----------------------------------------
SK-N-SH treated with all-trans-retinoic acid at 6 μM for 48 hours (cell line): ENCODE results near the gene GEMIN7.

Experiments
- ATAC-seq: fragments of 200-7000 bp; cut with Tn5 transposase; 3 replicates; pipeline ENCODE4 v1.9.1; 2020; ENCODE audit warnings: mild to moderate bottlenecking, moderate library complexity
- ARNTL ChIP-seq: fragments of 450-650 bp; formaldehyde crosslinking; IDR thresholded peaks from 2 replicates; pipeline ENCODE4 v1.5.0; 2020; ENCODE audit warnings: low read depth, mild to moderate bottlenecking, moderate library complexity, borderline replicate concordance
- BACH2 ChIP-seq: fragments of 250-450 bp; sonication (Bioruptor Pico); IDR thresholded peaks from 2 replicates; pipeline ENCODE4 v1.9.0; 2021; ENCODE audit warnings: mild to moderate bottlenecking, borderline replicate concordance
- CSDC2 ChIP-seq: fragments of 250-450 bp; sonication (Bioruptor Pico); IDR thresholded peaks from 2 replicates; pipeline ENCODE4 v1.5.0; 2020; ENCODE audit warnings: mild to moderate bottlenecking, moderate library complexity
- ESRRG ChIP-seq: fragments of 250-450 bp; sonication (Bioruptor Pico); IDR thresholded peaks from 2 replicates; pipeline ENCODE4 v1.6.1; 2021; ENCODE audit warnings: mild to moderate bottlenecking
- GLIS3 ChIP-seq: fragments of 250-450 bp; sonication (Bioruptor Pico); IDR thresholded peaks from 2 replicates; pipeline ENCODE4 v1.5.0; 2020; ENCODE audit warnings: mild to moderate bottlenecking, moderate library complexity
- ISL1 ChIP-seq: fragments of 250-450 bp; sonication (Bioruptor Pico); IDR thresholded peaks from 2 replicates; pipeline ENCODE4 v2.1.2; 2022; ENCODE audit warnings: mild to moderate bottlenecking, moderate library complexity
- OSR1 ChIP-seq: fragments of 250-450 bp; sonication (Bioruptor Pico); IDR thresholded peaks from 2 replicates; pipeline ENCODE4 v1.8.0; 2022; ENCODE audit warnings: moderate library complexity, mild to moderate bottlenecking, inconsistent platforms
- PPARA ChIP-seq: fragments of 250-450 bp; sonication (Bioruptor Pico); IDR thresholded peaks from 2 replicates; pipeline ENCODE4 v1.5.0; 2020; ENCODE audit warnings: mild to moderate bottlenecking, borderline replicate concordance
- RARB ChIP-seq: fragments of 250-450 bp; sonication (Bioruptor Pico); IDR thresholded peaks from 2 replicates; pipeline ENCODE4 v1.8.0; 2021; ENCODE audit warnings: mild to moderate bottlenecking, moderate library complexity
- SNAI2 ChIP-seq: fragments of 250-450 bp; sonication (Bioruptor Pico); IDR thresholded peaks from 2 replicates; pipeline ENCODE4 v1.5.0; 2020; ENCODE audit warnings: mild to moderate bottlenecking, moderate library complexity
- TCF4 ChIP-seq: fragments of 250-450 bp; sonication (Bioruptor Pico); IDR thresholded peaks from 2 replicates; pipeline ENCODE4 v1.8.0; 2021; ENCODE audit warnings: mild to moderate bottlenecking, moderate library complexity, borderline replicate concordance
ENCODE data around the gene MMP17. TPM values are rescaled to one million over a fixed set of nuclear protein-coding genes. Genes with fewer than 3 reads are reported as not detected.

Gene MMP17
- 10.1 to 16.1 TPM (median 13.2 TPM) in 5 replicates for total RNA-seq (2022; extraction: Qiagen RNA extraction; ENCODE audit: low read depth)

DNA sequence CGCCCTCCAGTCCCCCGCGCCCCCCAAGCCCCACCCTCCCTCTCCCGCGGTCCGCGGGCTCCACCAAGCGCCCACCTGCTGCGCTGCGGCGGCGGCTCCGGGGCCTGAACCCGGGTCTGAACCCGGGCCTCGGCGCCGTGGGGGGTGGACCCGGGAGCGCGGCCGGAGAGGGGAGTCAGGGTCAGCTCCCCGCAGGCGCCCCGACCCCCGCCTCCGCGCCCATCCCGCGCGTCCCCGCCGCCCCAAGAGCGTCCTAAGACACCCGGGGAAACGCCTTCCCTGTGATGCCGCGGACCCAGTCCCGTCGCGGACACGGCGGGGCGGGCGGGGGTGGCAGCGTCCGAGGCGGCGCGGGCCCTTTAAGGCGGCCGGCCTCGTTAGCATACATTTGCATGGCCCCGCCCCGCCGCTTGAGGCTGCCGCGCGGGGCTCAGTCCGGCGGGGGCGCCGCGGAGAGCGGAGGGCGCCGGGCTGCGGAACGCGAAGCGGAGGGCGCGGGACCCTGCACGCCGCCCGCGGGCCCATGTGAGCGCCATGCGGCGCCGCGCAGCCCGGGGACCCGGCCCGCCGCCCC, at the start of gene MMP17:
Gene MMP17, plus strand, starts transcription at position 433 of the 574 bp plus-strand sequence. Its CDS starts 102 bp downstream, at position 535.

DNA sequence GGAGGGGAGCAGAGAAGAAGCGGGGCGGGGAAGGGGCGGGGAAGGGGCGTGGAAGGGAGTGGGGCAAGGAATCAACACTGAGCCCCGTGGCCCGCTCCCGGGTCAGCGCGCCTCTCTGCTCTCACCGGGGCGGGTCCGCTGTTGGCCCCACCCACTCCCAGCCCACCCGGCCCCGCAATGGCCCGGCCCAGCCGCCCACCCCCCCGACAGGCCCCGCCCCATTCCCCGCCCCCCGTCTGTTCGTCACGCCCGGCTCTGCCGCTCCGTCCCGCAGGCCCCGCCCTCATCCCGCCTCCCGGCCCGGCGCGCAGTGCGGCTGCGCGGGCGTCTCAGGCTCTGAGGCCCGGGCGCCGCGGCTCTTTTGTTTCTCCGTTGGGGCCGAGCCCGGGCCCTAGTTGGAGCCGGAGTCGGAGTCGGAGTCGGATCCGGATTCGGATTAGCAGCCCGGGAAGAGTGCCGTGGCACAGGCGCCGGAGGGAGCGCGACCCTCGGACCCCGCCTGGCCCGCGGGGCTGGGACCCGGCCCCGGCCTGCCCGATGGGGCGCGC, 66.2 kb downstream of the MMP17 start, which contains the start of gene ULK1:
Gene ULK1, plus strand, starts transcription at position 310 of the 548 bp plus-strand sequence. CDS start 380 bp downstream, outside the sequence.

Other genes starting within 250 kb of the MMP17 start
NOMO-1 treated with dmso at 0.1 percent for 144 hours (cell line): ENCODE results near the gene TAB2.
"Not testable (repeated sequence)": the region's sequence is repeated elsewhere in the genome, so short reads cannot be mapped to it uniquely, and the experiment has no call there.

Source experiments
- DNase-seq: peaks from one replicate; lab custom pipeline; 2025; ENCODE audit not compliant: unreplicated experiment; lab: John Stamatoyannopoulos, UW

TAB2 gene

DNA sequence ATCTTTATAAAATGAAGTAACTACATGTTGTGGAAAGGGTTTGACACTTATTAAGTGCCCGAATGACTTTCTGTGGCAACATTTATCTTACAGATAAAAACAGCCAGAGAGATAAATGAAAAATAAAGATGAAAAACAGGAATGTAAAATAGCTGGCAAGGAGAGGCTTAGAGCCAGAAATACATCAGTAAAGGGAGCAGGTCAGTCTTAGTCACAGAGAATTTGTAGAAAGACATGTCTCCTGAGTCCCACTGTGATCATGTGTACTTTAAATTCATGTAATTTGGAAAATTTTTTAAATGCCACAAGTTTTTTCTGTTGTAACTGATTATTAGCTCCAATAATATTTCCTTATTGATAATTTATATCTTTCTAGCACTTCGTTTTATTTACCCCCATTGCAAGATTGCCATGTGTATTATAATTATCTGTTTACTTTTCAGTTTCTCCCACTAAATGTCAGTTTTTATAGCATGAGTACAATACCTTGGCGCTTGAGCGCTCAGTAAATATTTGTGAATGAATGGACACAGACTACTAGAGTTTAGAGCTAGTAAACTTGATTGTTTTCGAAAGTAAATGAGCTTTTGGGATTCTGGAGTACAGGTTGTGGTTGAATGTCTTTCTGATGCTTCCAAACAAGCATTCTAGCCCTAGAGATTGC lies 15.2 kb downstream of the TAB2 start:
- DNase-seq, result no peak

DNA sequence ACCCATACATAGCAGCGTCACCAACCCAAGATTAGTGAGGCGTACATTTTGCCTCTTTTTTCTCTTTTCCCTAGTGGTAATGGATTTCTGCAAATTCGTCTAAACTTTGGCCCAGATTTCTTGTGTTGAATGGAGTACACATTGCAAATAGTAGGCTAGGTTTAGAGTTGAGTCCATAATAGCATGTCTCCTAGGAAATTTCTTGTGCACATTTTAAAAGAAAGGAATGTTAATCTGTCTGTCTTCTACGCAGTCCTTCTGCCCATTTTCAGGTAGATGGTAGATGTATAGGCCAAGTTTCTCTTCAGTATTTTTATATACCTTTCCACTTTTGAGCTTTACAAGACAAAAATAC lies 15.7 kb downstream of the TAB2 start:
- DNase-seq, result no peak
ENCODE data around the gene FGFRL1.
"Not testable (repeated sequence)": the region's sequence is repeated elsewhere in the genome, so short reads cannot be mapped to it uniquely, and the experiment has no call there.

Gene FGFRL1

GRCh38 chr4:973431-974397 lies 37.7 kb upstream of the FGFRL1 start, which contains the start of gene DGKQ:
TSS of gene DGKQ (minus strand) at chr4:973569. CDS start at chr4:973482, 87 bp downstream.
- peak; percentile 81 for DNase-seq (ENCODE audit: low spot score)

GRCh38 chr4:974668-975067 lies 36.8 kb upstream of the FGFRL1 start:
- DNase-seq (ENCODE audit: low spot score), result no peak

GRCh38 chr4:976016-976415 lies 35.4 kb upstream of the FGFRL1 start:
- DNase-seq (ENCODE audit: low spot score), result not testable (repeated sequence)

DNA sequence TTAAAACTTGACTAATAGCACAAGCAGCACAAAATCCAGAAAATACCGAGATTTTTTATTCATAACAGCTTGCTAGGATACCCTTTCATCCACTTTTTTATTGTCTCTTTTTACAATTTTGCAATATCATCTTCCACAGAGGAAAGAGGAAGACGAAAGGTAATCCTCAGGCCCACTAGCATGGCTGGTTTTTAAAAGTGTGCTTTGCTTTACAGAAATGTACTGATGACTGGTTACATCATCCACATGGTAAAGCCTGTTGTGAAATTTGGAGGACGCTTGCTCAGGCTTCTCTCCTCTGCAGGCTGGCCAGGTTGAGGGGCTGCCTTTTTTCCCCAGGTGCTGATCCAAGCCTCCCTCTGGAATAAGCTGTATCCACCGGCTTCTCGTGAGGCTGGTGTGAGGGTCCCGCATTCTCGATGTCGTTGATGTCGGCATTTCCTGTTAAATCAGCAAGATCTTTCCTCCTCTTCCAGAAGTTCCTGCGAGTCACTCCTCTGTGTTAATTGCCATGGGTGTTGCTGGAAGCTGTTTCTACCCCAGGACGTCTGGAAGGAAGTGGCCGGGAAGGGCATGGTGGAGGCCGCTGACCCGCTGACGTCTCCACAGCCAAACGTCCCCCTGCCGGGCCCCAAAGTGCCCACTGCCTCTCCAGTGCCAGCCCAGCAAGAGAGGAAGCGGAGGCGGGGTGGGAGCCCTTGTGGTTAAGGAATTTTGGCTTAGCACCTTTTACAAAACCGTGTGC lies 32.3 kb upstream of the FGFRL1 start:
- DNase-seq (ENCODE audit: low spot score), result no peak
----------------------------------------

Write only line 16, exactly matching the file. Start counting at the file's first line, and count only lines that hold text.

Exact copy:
Gene MMP17